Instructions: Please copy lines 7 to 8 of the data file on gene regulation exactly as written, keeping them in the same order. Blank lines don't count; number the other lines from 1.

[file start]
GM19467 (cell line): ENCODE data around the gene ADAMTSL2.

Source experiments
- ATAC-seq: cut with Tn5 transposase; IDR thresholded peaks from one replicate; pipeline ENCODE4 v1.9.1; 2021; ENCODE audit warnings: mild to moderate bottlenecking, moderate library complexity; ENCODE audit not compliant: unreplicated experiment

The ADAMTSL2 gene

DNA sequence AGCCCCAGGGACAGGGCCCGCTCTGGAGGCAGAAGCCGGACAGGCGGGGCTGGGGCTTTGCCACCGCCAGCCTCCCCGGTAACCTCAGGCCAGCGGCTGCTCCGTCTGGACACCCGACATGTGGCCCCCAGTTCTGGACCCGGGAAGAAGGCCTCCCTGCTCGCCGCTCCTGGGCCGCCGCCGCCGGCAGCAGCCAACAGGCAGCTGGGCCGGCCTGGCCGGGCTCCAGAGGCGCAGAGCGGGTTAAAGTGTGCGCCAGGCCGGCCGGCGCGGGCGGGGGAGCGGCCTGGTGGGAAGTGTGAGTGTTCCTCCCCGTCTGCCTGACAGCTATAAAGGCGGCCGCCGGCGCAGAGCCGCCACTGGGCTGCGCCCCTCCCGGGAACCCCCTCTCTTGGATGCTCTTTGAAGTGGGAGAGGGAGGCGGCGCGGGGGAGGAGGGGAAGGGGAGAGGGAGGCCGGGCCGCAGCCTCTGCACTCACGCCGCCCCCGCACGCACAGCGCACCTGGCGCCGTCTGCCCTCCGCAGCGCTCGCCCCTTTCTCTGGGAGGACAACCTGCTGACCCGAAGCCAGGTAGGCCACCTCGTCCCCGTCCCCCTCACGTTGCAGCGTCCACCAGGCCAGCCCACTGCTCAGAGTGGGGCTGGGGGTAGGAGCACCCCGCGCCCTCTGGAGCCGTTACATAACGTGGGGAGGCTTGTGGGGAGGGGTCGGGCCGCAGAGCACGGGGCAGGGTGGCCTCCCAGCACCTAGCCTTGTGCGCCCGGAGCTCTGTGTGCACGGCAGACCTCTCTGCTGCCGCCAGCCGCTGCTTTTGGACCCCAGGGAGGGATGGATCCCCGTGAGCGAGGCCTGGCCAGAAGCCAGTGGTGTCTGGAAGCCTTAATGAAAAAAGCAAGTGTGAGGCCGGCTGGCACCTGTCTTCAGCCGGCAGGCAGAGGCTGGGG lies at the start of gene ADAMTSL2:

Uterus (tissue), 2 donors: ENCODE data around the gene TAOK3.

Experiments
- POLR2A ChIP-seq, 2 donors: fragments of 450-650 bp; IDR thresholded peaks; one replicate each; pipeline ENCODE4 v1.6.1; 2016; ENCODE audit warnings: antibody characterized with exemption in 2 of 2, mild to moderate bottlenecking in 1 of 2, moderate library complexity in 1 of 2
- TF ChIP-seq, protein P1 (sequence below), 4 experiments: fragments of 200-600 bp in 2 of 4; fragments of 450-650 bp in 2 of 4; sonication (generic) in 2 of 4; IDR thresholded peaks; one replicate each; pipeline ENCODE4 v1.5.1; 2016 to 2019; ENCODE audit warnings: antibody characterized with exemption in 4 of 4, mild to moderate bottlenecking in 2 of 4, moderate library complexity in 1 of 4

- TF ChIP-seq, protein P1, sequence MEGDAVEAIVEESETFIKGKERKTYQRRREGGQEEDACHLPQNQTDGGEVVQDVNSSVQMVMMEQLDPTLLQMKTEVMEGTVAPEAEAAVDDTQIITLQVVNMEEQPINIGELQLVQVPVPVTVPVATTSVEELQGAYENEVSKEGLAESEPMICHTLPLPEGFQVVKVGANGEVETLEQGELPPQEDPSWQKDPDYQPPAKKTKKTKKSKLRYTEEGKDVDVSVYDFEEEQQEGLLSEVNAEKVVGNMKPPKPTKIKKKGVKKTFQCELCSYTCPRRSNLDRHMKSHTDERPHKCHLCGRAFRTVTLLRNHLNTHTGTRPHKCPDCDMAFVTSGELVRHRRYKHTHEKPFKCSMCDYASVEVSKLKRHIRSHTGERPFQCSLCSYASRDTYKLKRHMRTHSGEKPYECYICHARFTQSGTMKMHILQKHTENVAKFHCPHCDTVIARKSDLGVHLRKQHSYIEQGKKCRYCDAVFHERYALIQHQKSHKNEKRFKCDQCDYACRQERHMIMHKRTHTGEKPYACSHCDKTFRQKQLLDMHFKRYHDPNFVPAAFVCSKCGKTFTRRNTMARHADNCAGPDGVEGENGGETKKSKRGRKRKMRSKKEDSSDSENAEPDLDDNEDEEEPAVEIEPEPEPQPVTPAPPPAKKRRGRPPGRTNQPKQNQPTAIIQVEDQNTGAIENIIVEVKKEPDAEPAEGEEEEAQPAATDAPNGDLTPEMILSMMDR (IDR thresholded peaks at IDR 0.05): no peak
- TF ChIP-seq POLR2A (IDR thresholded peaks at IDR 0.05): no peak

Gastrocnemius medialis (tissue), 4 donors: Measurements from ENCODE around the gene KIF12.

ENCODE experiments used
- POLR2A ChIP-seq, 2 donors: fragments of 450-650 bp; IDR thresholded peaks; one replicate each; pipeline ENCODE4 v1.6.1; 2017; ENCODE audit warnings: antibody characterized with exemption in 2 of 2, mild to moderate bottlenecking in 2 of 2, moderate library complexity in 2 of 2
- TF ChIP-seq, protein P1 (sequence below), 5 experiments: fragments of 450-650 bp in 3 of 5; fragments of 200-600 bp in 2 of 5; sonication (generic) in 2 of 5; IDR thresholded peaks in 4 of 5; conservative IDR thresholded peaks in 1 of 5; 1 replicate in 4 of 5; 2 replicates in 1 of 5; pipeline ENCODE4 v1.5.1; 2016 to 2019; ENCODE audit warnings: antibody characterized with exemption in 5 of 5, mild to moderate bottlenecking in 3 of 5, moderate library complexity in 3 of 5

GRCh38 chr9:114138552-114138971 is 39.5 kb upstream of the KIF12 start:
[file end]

Experiments
- POLR2A ChIP-seq, 2 donors: fragments of 450-650 bp; IDR thresholded peaks; one replicate each; pipeline ENCODE4 v1.6.1; 2016; ENCODE audit warnings: antibody characterized with exemption in 2 of 2, mild to moderate bottlenecking in 1 of 2, moderate library complexity in 1 of 2